a rose, the pyramids, a Pokémon, the moon.

& at the midnight tick-tock of the clock I’m a brick more,
not of a wall but of something so expansive that it is, becomes,
the very opposite of a wall, something which can encapsulate
my mother’s garden in all its glory & all its wants-

              magnesium nitrogen potassium
                            white mud love
                            sun moon sky
                            brown wind solitude.


person GJ Hart, one poem

GJ Hart currently lives and works in London and has had stories published in The Molotov Cocktail, The Jersey Devil Press, the Harpoon Review and others. He can be found arguing with himself over @gj_hart.


Ooh Ooh Ooh

What’s this hulk
Rolling me – a spider
Big as a
Or The Man,
The Electric King?
Says he can
Pour the universe
In one eye, says
They’re making
In the dessert,
With just the best bits
Stapled on.

I’m elbowed over
Bill’s page, Bill loves
Flamiche – says
he’s gone,
On a plane,
At the lake, says he’s
Never wrong –
It’s his birthday, says
He feels like star
Light across
The screen now,
But even I know
The dead
Have birthdays.


interview with former contributor, and author of ‘All of Us are Birds & Some of Us have Broken’, Ojo Taiye at Kingdoms In The Wild:

Please check out this interview with former contributor Ojo Taiye at Kingdoms In The Wild:


also, Taiye’s book All of Us are Birds & Some of Us have Broken, here:



Ojo Taiye in {isacoustic*}, here:

person Phoebe Marrall, five poems

Phoebe Marrall, orphaned at the age of nine, was a survivor of The Depression and of a grueling childhood. When she died in 2017 at the age of eighty-four, her daughters Jane Hendrickson and Camille Komine inherited hundreds of poems she had written. They remained unpublished during her lifetime, but it is the intention of her daughters that a collection be compiled for readers to appreciate. “Relief, Have You a Name?” is currently a work in progress, being edited by Gayle Jansen Beede.



Possibility opposes
my small defiance
and takes root in
my slumber.
Yes, I cried in small cries,
I want to do,
I want to calm
what thrashes.
But stillness has no pool
or settling pond.
I gesture and am not soothed.

Should a pot of pearl paint
be shaken before the cap is undone?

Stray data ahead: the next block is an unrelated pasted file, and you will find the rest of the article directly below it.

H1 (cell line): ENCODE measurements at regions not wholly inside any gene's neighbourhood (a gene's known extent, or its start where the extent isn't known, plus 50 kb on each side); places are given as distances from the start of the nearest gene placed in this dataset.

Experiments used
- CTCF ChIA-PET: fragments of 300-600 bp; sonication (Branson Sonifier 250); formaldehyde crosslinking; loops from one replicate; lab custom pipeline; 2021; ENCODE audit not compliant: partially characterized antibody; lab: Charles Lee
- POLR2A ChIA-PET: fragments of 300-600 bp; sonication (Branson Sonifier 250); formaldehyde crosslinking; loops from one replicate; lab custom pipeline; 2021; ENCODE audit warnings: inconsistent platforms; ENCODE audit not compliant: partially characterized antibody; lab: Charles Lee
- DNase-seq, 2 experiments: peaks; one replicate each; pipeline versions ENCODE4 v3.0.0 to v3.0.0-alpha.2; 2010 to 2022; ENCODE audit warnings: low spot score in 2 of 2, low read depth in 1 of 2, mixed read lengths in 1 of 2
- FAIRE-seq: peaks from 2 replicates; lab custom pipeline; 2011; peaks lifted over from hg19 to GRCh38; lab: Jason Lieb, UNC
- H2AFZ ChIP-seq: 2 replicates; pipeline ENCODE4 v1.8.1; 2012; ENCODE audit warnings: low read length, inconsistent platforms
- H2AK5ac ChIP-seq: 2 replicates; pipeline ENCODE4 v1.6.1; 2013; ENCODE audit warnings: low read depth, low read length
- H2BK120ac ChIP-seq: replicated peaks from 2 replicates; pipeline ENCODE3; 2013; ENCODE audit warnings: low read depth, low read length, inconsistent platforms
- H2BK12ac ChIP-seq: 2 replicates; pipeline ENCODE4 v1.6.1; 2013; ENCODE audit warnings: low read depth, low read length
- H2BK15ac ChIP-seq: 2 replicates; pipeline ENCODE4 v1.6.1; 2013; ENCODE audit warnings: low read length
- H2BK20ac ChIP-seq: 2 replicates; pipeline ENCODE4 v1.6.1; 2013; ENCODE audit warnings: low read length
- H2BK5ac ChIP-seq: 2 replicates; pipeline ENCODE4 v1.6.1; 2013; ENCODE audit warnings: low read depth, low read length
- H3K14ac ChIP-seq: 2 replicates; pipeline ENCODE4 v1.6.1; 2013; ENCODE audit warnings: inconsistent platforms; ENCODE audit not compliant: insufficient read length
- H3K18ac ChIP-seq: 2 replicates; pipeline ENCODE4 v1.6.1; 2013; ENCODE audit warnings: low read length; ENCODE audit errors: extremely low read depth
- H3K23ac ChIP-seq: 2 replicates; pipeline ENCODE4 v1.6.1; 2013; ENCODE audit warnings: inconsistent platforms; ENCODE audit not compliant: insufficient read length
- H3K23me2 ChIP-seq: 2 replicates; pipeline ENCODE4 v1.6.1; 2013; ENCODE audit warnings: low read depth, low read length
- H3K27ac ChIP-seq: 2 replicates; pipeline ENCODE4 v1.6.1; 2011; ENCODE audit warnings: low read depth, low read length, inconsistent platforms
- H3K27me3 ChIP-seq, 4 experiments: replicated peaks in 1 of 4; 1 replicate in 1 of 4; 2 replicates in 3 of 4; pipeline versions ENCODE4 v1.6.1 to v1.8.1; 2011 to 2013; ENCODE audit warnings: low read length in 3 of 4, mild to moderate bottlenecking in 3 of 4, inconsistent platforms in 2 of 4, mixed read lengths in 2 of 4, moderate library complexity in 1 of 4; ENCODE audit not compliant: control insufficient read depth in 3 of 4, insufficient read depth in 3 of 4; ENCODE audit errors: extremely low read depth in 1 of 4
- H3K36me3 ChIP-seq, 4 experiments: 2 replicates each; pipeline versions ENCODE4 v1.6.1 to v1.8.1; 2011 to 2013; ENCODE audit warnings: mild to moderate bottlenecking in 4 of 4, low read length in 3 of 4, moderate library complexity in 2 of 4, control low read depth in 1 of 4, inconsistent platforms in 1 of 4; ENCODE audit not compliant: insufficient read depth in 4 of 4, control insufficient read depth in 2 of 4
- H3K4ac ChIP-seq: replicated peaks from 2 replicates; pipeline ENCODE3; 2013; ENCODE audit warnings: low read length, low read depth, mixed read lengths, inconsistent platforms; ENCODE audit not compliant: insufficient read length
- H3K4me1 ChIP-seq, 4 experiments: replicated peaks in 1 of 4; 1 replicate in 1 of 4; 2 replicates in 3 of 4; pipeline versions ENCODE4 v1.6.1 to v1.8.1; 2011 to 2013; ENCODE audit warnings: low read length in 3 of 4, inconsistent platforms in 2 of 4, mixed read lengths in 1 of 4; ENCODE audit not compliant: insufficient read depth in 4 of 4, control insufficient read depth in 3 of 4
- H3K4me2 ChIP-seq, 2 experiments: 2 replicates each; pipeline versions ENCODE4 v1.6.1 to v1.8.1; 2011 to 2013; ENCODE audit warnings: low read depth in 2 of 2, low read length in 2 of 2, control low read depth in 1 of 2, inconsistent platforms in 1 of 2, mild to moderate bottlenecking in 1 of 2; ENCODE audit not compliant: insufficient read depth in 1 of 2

Should sedimentary frost follow
thick flow or undisturbed lavender
and glaze by accident?

Imprisoned and roiling
like unsettled gold, I plunge
emulsive light, never increasing.



There are times when poetry
turns me off, with its predictable
lines, sentiment, artifice.

I am embarrassed by simple,
discrete images laid out
in personal lento.

As I have lingered over
the very things poetized,
I wish another not to.

MY apple, MY bent nail,
MY basketry must not be
duplicated as cipher.

As I study stanza and verse
I fear I can
merely imitate beauty.



Afloat on waves of parqueted bricks
a sail with green boughed masts;
I played and wheeled the noonday mix
alongside birds scavenging the wake in blasts.

Twit and sit, their legs go,
black and shiny, strutting posts
tripods curled, flag-wing furled
nip the air with preening beak.

Beak and claw, no slightest flaw
Breaks zip/zip hop to my thrown crumb
A duck and quickstep
A flick and backstep
A small and wary tight-quilled drum.

Hello, bird
With monocular vision
Had yet met me more
Ye’d know my. . .

I love your black and yellow ringed eye
Your startling dips and bobbing neck
Your hollow bone, gray tone
Your set up, sit up, tweezer peck.



Whom should I listen to?
In the shallows of memo-writing,
leather scraps and cord,
the punch and glue can;
I am stuck with perfecting.
“…a good job, well done.”

Imbued and unfiltered, run through
with dissatisfaction, embalmed
with criticism from voices now echoing
with what they let fall: sharp-chipped,
I stir, and watch the dust in sunlight